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Creating Successful Leaders

It seems that, with each passing year, our country is becoming more and more divided and less able (or willing) to understand each other’s perspectives. That’s a shame, because a little empathy can make an enormous difference. When we understand where people are coming from, what they believe, and why they operate the way they do, we can build bridges, instead of putting up walls. We can make progress instead of becoming gridlocked.

I have found that I can find common ground with anyone, no matter how different we are. I can sit across the table from that person and have a perfectly civil conversation. We all have the power to do this, we simply need to follow a few simple guidelines:

Start with Common Ground

It’s always easier to ease into a conversation once you’ve established some rapport and some common ground with the other person. Are you both fond of cooking? Do you both have children? Do you enjoy hiking? Or artwork? Or gardening?

Ask questions and be willing to open up and volunteer information about yourself. Connecting with others takes a measure of vulnerability on both sides.

Ask Questions

Empathy starts with caring about the other person and their point of view. Be curious. Ask open-ended questions (instead of yes/no questions) and get the other person to open up. Be intentional about your question-asking tactics and don’t ask questions with the intention of picking a fight.

Listen

The other half of asking good questions is practicing active listening. It’s great to ask questions, but if you don’t listen to the answer, you’re not going to get anywhere. Oftentimes, we ask questions, thinking we already know the answer. But, it’s possible (even probable) you do NOT know the answer! In fact, it’s best to assume you don’t know the answer to a question when you ask it. That forces you to pay attention and truly listen to what the other person has to say.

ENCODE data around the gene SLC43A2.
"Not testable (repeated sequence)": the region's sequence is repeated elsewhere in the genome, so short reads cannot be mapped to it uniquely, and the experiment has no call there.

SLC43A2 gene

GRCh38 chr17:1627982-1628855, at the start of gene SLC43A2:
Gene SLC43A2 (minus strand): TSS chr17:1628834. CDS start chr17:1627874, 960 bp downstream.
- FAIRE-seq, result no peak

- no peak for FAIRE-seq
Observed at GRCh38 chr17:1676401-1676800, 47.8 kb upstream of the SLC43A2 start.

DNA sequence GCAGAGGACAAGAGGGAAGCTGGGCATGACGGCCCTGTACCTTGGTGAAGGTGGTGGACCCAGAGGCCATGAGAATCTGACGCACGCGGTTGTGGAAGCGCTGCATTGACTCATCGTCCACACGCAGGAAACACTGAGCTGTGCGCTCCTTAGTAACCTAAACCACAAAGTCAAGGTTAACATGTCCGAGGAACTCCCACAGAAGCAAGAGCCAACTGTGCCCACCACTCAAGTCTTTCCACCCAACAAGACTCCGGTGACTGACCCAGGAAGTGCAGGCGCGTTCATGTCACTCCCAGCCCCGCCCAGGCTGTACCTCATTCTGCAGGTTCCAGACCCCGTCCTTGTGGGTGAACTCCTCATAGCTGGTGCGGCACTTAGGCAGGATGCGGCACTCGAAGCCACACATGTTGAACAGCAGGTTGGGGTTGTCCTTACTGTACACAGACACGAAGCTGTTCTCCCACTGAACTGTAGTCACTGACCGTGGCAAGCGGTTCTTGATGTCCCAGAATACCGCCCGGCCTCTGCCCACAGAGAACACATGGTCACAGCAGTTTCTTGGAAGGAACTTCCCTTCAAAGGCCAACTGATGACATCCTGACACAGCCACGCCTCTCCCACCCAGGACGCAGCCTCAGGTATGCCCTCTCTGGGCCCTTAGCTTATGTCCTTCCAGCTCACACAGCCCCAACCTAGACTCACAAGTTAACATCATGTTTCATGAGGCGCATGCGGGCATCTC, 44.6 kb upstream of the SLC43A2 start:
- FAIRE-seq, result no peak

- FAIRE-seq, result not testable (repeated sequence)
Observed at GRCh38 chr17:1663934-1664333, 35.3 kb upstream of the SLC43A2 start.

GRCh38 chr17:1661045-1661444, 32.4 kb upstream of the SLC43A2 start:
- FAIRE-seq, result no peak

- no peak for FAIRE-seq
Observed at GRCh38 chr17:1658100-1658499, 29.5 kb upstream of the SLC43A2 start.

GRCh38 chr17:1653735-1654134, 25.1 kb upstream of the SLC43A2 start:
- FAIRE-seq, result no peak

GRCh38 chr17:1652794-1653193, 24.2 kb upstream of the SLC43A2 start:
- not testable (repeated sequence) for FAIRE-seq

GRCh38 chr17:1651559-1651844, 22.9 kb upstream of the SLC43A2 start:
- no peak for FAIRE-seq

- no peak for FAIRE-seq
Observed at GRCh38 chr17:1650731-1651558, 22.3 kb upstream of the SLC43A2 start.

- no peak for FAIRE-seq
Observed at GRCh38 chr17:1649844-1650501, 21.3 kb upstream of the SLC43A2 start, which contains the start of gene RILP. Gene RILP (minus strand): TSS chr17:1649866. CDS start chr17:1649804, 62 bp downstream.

Pick Your Battles

It is difficult to change another’s mind over the course of a single conversation. Besides, that shouldn’t be the goal of your interaction in the first place. The goal is understanding. Hopefully, once you’ve demonstrated empathy and a willingness to listen to another’s point of view, that person will behave in kind. If it seems appropriate to share your perspective, start with a bridge-building sentence. For instance:

“I understand you feel X about Y. I see the situation a little differently. This is my point of view…”

If the atmosphere begins to feel hostile and the other person starts putting up walls, that’s a sign that the conversation is going nowhere. If that’s the case, there’s no harm in changing the subject. You’re not giving up; you’re recognizing that traveling further down this road would be futile. Better to end the conversation with some mutual understanding and respect than to push it into hostile territory.

I firmly believe that empathy is the missing tool many of us need to build bridges and establish mutual understanding. Be the bigger person—extend empathy first. Aim for understanding, ask questions, be a tad vulnerable, and maybe, just maybe, you’ll start a dialogue and encourage people to come together to solve problems, instead of fighting across the aisle.


MARGARET SMITH IS A CAREER COACH, AUTHOR, INSIGHTS® DISCOVERY (AND DEEPER DISCOVERY) LICENSED PRACTITIONER, AND FOUNDER OF UXL. SHE HOSTS WORKSHOPS FOR PEOPLE WHO NEED CAREER OR PERSONAL GUIDANCE. 
CHECK OUT MARGARET’S ONLINE LEADERSHIP COURSE.

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